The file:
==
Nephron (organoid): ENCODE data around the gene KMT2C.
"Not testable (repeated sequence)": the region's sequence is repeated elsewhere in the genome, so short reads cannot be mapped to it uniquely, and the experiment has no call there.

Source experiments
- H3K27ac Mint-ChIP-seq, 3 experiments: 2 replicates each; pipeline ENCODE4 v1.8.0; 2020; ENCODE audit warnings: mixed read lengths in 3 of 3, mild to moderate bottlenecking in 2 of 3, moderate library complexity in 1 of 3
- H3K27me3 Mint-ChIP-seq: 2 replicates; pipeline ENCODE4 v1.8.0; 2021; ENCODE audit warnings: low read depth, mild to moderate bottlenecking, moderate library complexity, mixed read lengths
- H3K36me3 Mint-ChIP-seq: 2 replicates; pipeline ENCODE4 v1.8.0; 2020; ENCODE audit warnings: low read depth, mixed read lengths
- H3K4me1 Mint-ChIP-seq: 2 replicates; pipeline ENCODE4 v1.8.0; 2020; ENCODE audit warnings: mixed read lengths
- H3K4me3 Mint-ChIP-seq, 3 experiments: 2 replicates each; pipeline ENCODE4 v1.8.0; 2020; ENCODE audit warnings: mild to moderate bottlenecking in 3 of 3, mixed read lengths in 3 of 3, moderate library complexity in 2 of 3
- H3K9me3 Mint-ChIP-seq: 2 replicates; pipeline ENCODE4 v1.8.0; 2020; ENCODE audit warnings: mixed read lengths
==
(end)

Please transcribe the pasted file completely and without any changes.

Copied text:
Nephron (organoid): ENCODE data around the gene KMT2C.
"Not testable (repeated sequence)": the region's sequence is repeated elsewhere in the genome, so short reads cannot be mapped to it uniquely, and the experiment has no call there.

Source experiments
- H3K27ac Mint-ChIP-seq, 3 experiments: 2 replicates each; pipeline ENCODE4 v1.8.0; 2020; ENCODE audit warnings: mixed read lengths in 3 of 3, mild to moderate bottlenecking in 2 of 3, moderate library complexity in 1 of 3
- H3K27me3 Mint-ChIP-seq: 2 replicates; pipeline ENCODE4 v1.8.0; 2021; ENCODE audit warnings: low read depth, mild to moderate bottlenecking, moderate library complexity, mixed read lengths
- H3K36me3 Mint-ChIP-seq: 2 replicates; pipeline ENCODE4 v1.8.0; 2020; ENCODE audit warnings: low read depth, mixed read lengths
- H3K4me1 Mint-ChIP-seq: 2 replicates; pipeline ENCODE4 v1.8.0; 2020; ENCODE audit warnings: mixed read lengths
- H3K4me3 Mint-ChIP-seq, 3 experiments: 2 replicates each; pipeline ENCODE4 v1.8.0; 2020; ENCODE audit warnings: mild to moderate bottlenecking in 3 of 3, mixed read lengths in 3 of 3, moderate library complexity in 2 of 3
- H3K9me3 Mint-ChIP-seq: 2 replicates; pipeline ENCODE4 v1.8.0; 2020; ENCODE audit warnings: mixed read lengths